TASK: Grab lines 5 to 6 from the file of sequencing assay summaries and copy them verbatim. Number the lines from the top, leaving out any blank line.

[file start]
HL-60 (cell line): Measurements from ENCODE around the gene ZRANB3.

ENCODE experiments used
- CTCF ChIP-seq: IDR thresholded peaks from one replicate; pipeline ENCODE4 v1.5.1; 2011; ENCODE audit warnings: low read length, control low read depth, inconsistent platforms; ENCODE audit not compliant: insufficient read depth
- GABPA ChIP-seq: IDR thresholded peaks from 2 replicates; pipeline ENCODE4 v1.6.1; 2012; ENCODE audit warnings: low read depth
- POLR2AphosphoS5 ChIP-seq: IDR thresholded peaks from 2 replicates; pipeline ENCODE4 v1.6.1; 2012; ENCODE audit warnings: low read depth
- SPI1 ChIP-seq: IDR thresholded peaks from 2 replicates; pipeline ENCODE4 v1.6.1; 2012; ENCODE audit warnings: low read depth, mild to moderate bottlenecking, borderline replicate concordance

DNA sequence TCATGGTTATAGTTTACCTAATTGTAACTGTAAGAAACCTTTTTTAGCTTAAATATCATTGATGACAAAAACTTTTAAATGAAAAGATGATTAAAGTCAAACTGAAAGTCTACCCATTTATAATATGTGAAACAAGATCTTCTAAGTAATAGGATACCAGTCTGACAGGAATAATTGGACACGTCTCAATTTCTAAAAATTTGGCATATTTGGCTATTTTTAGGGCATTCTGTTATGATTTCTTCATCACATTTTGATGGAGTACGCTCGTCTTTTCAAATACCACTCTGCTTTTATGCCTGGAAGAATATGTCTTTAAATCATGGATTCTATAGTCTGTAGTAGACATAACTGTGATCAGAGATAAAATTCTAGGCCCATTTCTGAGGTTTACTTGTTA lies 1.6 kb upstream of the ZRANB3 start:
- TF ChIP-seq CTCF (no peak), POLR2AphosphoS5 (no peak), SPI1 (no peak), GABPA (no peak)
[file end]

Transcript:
- POLR2AphosphoS5 ChIP-seq: IDR thresholded peaks from 2 replicates; pipeline ENCODE4 v1.6.1; 2012; ENCODE audit warnings: low read depth
- SPI1 ChIP-seq: IDR thresholded peaks from 2 replicates; pipeline ENCODE4 v1.6.1; 2012; ENCODE audit warnings: low read depth, mild to moderate bottlenecking, borderline replicate concordance